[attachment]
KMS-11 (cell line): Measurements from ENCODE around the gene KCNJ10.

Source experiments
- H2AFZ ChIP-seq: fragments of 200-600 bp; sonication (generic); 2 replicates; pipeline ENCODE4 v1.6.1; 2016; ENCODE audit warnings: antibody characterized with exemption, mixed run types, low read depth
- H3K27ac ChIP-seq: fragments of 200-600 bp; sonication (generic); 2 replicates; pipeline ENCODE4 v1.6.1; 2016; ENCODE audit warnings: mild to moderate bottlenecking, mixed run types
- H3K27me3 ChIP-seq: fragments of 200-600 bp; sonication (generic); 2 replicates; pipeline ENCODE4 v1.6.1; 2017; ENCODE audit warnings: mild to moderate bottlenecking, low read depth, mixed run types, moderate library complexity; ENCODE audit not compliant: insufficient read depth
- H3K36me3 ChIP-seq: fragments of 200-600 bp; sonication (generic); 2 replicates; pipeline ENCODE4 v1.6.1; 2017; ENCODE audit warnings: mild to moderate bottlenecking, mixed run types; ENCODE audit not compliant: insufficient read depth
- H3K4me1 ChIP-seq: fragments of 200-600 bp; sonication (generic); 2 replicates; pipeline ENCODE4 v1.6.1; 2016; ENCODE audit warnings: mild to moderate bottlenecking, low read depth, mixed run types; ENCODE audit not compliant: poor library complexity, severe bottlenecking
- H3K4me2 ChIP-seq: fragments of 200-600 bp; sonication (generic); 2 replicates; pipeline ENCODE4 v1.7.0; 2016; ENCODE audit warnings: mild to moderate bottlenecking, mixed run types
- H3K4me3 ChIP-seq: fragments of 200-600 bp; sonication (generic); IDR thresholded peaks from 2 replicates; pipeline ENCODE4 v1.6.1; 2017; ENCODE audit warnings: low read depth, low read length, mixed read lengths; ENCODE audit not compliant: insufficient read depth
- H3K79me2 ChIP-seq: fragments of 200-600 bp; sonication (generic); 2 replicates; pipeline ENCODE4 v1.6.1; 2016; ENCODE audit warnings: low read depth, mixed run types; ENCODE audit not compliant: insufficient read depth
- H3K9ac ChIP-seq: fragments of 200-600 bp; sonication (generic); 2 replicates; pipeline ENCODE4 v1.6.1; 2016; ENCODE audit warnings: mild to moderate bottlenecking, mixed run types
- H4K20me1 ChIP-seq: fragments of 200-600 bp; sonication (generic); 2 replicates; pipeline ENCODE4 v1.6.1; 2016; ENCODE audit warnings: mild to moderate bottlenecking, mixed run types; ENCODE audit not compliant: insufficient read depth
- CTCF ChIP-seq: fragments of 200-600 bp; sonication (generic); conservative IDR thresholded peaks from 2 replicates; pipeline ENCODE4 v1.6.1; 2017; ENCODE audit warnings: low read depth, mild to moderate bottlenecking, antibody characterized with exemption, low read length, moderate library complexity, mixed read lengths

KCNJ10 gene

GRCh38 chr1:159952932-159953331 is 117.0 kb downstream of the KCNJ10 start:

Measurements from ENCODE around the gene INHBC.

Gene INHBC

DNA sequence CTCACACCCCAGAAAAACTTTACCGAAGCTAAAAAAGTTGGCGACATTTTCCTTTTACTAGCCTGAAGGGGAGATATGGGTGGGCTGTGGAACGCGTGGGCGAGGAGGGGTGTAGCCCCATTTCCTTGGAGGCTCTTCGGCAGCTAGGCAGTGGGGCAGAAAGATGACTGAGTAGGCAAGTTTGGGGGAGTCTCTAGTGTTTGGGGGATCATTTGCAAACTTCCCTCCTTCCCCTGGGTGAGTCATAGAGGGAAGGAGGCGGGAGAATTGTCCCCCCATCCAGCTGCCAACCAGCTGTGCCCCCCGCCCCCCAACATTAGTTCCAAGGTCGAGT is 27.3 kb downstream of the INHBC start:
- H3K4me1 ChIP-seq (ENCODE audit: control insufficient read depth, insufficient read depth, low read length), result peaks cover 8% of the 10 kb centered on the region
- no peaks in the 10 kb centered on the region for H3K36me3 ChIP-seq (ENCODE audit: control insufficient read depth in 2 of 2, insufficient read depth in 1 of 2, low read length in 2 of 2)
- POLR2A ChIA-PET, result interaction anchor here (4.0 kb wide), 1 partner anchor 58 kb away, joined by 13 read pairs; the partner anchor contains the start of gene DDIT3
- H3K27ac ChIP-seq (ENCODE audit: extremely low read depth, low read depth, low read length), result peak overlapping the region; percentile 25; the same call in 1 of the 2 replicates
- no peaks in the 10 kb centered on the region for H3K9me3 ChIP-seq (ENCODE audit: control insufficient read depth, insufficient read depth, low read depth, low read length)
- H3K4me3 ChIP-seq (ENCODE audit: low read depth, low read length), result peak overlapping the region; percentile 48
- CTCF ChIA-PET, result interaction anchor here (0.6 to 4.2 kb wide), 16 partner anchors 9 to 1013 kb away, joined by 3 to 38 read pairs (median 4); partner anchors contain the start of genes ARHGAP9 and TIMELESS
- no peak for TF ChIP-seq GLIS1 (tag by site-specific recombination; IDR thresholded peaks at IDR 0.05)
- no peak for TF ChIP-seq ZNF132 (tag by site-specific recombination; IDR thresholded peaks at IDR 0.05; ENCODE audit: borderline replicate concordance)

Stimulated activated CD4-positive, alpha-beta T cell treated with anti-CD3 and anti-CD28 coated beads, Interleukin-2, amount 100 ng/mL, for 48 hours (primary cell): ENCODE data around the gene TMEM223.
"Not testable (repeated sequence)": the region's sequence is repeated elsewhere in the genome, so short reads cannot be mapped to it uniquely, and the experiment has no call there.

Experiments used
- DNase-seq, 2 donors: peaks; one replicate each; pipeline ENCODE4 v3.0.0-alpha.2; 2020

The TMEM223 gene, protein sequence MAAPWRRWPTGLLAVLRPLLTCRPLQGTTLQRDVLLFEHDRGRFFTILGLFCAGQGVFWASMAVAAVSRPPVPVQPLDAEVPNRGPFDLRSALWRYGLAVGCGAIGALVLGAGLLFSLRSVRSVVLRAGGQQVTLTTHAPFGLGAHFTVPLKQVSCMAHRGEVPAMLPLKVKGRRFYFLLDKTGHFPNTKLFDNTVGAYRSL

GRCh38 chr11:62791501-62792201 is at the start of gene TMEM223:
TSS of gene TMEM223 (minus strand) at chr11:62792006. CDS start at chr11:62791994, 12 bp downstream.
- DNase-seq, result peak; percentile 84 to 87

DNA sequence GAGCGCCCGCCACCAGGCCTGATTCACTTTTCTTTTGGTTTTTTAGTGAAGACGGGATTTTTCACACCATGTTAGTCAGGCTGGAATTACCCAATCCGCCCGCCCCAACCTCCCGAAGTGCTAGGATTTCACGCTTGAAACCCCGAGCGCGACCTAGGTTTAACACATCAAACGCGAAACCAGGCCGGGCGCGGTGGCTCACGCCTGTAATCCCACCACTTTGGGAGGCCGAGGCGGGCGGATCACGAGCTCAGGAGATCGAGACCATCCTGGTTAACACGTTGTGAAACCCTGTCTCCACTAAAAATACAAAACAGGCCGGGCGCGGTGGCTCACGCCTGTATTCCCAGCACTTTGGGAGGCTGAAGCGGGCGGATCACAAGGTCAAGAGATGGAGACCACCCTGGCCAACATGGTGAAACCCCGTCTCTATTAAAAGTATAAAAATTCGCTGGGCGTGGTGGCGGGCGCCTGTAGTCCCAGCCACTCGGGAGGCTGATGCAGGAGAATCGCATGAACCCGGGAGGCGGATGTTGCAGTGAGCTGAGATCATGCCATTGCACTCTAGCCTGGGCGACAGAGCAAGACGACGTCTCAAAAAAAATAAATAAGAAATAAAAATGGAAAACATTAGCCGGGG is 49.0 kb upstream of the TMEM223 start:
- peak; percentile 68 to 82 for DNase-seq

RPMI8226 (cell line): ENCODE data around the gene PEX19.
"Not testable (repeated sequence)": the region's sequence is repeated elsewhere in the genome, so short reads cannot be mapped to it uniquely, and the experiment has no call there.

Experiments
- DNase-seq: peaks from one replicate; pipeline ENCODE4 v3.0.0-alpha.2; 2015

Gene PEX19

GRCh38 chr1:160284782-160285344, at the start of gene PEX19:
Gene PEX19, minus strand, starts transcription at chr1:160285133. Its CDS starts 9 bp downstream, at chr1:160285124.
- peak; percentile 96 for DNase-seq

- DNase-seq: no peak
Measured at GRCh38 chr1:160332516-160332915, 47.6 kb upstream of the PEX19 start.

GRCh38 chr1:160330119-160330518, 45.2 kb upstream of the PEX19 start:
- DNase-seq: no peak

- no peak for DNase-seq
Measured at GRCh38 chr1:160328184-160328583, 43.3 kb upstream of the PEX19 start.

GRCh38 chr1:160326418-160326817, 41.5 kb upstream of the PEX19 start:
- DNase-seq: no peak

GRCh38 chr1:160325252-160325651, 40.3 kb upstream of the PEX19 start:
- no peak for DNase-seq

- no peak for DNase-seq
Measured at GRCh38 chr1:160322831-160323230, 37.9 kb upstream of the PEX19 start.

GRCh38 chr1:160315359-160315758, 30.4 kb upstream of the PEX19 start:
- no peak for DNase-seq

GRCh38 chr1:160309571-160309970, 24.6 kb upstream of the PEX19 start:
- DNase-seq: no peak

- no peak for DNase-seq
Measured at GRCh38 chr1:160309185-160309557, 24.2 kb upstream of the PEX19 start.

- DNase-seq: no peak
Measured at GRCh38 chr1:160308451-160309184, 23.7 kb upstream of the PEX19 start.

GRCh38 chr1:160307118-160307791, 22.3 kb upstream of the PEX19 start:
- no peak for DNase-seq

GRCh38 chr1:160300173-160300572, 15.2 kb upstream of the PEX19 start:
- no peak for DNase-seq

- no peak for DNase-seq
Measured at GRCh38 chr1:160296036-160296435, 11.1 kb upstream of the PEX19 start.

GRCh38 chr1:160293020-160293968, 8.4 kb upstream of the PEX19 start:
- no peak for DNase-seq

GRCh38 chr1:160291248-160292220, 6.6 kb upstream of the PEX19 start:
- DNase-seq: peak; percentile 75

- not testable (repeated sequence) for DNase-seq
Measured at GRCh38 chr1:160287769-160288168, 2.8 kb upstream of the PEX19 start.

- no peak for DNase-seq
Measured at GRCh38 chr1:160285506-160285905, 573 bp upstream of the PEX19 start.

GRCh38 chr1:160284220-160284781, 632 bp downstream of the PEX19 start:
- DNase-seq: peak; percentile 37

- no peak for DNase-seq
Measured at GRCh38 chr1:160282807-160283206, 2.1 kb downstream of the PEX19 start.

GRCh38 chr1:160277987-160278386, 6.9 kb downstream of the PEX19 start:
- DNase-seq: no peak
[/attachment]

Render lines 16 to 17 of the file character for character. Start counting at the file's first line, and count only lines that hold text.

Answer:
Measurements from ENCODE around the gene INHBC.

Gene INHBC